If I was speaking to my teenage self, I would give her a big hug.
I’m only 40, so it really wasn’t that long ago. But periods and endometriosis weren’t spoken about. I didn't realise my experience wasn’t right or normal.
My endometriosis symptoms started when I was 15. I had painful and heavy periods, fatigue, rectal pain and bleeding with my period, painful bowel motions and bloating.
At school, health information was mostly limited to preventing pregnancies. Looking at it now, it was the hardest thing I ever had to do as an adult – try to get pregnant and start a family.
It’s hard to go to a doctor and advocate for yourself at 15. I probably would have told my parents a lot more of what was going on, but I really thought it was normal. That my heavy periods and needing time off school, or being curled in a ball in absolute agony after PE class was normal.
That's why I'm pretty vocal now in helping young people [with endo], or people who have come to me and asked questions. I’ve actually passed the Epworth endometriosis guides to people I know who are in the diagnosis stage.
How endometriosis affects me today
I love to spend time with my husband and two kids. I live on Wadawurrung Country, on the Victorian Surf Coast, and we love spending time by the ocean. If we're not in the water, we're usually down on the beach or camping.
Endometriosis, and my recent adenomyosis diagnosis, still affects my life. There were times I wasn’t able to leave the house because it was so bad. My period was so heavy.
My main thing is fatigue every day. I wake up in the morning and feel tired, even though I’ve slept very well. I still experience bowel and IBS-like symptoms, depending on what I’ve eaten.
I work part-time and would love to work more, but I just can’t. It’s something I’ve had to accept and manage.
It’s funny, because people will say, ‘oh you’ve had your surgery, you must be better now’.
But endometriosis is a chronic condition, people need to understand it’s not like having a broken arm.
What I’ve learned about pacing, choosing my care team, and exercise
You find ways of managing it better. I know which foods to avoid, or certain exercises that will trigger pelvic pain for me. I’ve gotten good at pacing my energy. If I have something bigger on tomorrow, I’ll take it a little bit slower today and not clean the entire house and be wrecked for the next day.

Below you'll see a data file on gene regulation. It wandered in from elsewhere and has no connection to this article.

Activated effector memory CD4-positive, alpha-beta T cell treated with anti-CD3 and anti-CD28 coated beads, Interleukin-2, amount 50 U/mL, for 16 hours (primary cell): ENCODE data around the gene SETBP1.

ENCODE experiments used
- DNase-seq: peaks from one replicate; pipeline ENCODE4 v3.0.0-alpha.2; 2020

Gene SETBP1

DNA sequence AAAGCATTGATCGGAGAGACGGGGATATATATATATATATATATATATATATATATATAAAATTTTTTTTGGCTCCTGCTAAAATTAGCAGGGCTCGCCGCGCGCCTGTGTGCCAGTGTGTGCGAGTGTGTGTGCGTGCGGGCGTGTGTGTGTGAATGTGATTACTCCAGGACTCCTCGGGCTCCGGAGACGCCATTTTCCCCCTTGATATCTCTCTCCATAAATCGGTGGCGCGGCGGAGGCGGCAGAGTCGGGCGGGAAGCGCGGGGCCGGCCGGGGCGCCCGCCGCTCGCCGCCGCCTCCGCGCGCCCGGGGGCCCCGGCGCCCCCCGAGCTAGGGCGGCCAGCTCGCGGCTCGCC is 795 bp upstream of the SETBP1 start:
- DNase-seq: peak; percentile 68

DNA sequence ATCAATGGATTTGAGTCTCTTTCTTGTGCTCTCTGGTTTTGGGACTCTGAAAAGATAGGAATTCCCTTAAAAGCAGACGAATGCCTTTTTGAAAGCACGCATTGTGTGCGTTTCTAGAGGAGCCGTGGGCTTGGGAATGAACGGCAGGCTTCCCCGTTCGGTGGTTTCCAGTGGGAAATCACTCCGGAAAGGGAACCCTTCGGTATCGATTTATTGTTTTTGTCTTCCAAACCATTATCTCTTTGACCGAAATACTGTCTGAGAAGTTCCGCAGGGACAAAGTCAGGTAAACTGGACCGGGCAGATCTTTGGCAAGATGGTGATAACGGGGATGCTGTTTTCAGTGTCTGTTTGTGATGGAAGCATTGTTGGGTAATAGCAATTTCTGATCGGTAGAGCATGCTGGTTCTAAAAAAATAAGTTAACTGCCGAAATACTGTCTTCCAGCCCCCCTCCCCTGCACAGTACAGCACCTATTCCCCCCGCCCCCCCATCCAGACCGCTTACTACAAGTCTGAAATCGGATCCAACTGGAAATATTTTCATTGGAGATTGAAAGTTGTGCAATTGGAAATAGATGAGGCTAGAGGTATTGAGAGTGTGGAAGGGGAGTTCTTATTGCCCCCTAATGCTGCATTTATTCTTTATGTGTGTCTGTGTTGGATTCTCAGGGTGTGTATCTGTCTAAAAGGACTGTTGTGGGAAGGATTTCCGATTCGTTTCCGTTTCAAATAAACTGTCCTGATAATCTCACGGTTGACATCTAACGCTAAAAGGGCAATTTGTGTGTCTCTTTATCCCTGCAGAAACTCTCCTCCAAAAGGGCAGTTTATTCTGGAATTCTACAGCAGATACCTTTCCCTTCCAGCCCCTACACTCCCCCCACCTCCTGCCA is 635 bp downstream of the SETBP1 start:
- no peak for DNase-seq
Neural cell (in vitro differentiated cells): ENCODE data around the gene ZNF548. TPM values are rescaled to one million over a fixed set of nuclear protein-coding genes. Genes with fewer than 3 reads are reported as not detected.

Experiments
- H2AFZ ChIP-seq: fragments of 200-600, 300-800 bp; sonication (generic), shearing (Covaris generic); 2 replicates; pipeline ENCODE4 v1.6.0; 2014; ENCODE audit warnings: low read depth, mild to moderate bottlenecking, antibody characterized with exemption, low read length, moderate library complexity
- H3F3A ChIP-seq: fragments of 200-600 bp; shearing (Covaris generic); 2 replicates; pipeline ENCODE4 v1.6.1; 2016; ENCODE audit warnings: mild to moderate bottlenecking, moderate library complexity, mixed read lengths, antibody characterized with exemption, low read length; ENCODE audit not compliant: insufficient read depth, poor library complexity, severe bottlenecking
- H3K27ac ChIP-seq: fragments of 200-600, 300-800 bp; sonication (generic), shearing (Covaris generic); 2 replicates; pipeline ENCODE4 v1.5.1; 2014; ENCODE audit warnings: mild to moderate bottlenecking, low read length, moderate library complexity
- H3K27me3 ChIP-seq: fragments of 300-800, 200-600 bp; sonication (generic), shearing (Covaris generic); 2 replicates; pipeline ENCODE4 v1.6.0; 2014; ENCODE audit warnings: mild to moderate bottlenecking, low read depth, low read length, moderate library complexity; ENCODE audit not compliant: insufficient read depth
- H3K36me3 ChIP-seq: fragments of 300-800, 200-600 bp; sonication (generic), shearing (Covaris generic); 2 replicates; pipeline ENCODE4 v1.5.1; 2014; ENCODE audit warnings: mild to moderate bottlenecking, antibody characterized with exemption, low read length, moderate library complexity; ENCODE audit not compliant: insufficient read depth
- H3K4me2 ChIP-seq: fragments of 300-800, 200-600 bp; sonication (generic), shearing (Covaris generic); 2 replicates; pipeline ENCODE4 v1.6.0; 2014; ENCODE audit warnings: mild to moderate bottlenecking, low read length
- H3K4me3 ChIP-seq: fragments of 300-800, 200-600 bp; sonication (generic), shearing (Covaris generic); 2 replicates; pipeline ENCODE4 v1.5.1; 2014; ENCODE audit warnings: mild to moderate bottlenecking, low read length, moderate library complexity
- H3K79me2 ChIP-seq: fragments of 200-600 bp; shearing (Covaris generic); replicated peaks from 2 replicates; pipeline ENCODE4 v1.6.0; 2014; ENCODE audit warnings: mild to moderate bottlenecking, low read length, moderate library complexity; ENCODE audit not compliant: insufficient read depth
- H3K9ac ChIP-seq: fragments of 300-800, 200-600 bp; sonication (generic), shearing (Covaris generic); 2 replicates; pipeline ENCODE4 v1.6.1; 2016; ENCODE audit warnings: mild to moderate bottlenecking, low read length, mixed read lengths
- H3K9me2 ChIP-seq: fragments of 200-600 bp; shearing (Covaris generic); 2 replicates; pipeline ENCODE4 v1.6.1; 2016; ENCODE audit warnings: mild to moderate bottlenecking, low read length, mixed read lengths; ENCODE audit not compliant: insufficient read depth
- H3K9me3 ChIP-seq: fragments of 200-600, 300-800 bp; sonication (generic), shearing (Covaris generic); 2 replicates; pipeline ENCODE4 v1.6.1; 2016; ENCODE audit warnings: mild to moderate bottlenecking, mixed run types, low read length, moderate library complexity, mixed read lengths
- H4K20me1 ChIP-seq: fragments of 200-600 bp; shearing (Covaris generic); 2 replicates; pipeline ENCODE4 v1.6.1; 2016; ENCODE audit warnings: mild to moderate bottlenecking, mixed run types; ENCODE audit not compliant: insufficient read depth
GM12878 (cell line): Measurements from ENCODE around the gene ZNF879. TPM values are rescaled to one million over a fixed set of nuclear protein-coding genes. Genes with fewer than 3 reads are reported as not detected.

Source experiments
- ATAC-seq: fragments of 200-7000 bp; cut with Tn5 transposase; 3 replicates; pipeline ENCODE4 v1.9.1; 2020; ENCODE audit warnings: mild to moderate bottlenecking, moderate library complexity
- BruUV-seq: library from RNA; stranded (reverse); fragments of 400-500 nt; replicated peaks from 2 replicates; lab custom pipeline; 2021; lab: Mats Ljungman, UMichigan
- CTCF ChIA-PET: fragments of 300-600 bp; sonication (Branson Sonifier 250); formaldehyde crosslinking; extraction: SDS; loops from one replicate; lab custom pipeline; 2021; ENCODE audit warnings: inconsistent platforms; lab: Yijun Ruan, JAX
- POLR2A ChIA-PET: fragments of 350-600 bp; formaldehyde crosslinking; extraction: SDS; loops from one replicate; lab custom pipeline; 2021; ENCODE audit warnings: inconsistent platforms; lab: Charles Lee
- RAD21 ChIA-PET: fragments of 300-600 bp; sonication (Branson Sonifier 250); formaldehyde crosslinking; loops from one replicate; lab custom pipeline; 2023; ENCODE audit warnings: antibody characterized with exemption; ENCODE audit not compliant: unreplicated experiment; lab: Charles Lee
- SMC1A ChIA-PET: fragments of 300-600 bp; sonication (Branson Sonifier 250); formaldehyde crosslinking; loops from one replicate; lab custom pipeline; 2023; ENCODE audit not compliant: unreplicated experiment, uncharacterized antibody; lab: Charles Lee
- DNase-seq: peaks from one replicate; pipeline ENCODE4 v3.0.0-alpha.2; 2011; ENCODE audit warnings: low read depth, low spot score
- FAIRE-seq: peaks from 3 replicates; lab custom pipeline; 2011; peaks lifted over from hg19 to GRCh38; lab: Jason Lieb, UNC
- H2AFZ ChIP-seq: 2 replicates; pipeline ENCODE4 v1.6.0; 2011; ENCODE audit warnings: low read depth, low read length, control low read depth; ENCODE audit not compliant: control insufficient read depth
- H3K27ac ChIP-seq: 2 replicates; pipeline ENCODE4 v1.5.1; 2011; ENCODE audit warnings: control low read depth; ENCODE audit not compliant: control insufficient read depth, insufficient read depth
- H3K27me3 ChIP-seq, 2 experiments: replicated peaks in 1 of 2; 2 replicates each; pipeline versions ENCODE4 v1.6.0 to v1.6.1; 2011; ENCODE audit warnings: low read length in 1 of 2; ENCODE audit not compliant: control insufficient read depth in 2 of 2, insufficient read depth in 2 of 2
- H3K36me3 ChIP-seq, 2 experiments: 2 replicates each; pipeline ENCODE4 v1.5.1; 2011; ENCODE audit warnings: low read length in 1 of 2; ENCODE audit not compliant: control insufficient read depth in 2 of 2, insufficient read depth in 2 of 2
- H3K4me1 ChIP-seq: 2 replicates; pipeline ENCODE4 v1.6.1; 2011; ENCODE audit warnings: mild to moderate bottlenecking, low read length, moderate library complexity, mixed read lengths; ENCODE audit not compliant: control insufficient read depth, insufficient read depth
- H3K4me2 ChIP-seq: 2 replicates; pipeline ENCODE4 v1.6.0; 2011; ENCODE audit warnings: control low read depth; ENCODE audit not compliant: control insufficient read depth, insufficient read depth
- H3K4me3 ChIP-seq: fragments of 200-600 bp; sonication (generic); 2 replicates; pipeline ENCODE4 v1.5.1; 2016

I am really empowered that I’m the centre of who makes the decisions.
I think that’s important for people who have any type of chronic illness, to find a care team that supports you in what you want to do. You always have choices about the treatment and the management you use, and also the health professionals you work with.
I recognise that every person with endometriosis is different. That’s probably why it’s so hard to manage and treat. What works for me may not work for the next person.
Movement for me has been a huge thing. In the past, if I wasn't feeling well, I would stay in bed all day. Whereas now, regardless of how I feel, I get up and have a shower, get dressed and then try and go for a walk.
My mental health is deeply affected after surgery, and movement has really helped. Even if it is a walk down the end of my street, it gives me that sense that I can still do things, even on my hardest days.
Remember to be kind to yourself
I think anyone with endometriosis can relate to that feeling of guilt and like you’re letting everyone else down. Don't beat yourself up over it, because sometimes you just can't control it. It’s just the nature of the beast, it does what it likes – and usually when you’ve got something on!
- What is endometriosis
- What causes endometriosis
- What are the symptoms
- What are the risk factors
- Myths surrounding endometriosis
- Epworth Endometriosis Patient Guide